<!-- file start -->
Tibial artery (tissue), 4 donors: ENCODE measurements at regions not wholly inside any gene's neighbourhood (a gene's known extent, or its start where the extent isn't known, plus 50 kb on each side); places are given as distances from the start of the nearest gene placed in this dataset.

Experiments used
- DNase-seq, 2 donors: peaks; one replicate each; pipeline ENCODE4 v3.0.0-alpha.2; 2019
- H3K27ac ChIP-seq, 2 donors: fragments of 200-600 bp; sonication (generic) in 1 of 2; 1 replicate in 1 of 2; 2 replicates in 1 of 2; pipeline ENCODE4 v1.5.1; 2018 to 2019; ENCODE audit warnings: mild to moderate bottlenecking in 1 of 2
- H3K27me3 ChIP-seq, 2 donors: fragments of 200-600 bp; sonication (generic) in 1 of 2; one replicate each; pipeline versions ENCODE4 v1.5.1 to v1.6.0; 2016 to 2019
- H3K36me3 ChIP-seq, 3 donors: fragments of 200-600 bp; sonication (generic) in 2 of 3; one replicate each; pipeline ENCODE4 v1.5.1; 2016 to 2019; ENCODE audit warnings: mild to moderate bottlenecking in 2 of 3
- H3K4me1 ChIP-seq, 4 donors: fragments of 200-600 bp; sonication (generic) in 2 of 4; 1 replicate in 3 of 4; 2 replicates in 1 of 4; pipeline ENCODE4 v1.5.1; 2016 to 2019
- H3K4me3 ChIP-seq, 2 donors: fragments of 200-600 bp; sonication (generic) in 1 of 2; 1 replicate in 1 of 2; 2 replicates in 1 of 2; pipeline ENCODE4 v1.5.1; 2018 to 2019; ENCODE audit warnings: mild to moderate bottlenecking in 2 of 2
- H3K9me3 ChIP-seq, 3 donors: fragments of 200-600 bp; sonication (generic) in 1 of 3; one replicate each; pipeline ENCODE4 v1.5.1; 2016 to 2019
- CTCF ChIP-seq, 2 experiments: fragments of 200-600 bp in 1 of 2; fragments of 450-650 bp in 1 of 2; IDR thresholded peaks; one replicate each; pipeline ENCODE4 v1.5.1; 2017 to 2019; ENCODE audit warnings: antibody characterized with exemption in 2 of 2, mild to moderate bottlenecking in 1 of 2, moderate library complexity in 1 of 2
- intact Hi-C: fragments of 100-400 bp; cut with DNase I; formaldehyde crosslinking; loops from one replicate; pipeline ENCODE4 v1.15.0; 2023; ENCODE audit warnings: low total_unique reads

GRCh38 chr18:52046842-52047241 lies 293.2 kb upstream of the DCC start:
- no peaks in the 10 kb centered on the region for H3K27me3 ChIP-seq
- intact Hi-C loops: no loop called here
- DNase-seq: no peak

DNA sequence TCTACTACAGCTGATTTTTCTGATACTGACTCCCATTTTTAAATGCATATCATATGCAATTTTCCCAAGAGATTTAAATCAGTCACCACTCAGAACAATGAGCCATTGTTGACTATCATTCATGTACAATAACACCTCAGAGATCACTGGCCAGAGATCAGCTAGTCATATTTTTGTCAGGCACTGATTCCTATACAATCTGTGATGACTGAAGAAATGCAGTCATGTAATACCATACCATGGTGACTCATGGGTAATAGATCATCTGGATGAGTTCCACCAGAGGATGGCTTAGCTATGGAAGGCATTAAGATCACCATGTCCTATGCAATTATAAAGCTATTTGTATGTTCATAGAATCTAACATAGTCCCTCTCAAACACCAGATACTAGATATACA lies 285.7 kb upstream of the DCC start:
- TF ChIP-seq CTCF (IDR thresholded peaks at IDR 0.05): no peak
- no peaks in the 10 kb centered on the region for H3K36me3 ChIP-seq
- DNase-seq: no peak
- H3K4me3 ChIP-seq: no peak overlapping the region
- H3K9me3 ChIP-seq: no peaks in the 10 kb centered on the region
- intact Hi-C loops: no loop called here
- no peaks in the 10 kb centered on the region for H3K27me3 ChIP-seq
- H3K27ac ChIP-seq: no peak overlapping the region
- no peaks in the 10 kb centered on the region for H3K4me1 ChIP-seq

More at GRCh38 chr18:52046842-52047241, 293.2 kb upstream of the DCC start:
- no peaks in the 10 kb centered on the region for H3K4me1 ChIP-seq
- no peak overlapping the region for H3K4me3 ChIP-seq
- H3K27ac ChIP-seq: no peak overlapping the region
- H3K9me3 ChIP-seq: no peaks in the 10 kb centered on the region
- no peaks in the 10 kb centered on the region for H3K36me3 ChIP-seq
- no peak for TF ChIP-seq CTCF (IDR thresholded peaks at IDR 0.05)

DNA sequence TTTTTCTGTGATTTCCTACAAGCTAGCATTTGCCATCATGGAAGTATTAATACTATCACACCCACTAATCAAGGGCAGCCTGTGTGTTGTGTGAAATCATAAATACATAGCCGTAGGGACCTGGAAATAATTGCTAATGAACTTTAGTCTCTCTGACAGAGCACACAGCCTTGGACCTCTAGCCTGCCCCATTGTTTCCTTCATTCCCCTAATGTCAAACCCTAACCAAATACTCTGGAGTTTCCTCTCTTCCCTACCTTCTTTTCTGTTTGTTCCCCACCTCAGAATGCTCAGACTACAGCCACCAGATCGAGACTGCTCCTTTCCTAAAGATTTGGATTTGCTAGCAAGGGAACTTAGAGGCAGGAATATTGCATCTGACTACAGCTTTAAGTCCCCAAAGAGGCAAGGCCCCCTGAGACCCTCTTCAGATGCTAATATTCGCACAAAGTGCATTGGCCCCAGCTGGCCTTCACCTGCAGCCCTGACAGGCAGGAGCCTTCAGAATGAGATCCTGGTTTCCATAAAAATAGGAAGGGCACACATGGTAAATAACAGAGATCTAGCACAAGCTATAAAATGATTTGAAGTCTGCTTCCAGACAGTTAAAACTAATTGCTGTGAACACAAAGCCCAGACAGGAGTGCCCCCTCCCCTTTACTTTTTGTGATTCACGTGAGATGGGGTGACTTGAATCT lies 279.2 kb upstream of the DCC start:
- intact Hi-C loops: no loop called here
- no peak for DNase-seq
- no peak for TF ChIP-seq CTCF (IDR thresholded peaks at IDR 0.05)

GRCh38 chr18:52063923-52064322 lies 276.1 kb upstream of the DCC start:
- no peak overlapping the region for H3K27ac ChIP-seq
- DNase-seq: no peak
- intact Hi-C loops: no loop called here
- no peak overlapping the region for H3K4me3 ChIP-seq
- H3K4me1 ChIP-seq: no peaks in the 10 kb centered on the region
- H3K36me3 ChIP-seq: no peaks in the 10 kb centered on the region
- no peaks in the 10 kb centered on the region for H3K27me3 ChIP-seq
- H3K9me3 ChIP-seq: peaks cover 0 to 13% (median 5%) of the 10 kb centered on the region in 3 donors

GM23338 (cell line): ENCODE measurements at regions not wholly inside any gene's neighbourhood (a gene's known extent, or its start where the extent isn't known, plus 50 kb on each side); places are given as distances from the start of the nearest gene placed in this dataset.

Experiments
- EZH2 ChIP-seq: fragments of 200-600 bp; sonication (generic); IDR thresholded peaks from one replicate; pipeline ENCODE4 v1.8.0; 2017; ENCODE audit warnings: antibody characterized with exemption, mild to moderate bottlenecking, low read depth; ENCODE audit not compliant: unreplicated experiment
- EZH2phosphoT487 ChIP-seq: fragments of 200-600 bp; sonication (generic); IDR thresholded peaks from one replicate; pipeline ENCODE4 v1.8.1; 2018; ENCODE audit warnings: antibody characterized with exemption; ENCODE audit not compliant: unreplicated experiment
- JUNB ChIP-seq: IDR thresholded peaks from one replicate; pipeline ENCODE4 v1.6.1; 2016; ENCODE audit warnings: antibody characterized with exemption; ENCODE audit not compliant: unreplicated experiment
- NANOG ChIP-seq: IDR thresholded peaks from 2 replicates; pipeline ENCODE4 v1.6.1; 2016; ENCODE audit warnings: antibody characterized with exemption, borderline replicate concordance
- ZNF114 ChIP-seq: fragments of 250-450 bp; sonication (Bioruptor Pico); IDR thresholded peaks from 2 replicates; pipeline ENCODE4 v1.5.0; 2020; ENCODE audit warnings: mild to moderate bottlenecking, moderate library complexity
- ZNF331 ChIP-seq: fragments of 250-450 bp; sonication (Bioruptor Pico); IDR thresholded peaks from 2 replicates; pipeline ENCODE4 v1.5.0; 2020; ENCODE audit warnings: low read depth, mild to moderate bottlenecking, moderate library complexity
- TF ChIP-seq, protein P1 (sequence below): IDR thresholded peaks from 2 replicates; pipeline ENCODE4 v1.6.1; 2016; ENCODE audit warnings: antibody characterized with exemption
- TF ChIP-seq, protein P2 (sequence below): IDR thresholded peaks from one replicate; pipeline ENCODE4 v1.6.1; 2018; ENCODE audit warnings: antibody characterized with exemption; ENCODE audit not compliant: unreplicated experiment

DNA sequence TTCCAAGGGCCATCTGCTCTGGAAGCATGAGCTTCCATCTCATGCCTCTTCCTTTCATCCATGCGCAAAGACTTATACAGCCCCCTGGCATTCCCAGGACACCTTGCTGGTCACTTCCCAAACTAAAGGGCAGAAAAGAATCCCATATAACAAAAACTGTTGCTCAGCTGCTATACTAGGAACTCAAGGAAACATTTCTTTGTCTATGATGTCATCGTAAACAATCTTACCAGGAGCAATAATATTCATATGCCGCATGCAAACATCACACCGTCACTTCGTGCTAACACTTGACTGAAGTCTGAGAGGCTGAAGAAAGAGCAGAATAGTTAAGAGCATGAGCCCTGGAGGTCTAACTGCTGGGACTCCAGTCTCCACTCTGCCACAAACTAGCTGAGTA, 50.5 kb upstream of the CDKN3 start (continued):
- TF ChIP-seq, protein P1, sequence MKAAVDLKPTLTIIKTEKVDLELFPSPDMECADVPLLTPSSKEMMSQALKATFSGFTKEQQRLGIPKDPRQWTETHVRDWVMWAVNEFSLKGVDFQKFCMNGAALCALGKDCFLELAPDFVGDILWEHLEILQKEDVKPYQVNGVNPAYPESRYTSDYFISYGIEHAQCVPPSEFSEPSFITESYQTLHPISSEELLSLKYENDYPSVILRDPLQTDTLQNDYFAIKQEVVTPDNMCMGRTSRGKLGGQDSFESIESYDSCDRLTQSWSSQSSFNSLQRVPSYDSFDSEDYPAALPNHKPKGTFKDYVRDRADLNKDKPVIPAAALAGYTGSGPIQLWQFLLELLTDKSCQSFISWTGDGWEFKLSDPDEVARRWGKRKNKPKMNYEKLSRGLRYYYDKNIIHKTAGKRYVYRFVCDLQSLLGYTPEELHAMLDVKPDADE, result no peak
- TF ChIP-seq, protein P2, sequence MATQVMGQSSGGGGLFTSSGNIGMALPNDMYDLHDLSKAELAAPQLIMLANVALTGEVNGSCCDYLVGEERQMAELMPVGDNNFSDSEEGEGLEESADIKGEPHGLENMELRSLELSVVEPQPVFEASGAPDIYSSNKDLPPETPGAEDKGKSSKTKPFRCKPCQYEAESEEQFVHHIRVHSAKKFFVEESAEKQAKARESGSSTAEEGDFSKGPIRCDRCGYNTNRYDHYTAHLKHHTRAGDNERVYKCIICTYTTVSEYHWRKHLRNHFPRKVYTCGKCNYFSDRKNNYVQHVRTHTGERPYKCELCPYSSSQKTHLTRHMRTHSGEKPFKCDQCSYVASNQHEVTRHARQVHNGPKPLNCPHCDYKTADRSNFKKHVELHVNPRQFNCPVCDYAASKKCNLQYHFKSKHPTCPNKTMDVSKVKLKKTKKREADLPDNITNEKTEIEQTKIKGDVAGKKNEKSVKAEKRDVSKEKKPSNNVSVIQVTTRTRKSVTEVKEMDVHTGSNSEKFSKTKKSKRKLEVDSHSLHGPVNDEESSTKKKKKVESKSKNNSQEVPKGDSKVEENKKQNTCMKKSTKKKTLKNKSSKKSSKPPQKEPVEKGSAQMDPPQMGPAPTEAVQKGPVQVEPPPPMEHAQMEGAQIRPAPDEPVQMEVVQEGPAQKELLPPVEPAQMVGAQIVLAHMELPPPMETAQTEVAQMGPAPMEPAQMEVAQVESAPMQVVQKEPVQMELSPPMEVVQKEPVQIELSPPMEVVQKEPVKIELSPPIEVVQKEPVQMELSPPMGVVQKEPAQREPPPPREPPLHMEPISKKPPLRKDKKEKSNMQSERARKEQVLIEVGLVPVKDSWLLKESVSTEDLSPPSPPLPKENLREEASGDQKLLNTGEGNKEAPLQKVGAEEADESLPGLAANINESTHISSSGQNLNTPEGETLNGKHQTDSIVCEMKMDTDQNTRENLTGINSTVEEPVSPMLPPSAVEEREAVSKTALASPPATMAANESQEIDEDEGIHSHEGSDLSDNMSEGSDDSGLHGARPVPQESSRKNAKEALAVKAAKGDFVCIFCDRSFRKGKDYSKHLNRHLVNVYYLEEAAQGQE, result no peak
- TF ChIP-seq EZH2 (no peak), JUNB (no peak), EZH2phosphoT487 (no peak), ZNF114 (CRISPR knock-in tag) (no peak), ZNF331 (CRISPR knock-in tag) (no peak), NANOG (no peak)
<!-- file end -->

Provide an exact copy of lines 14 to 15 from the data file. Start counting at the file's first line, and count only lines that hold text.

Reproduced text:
- intact Hi-C loops: no loop called here
- DNase-seq: no peak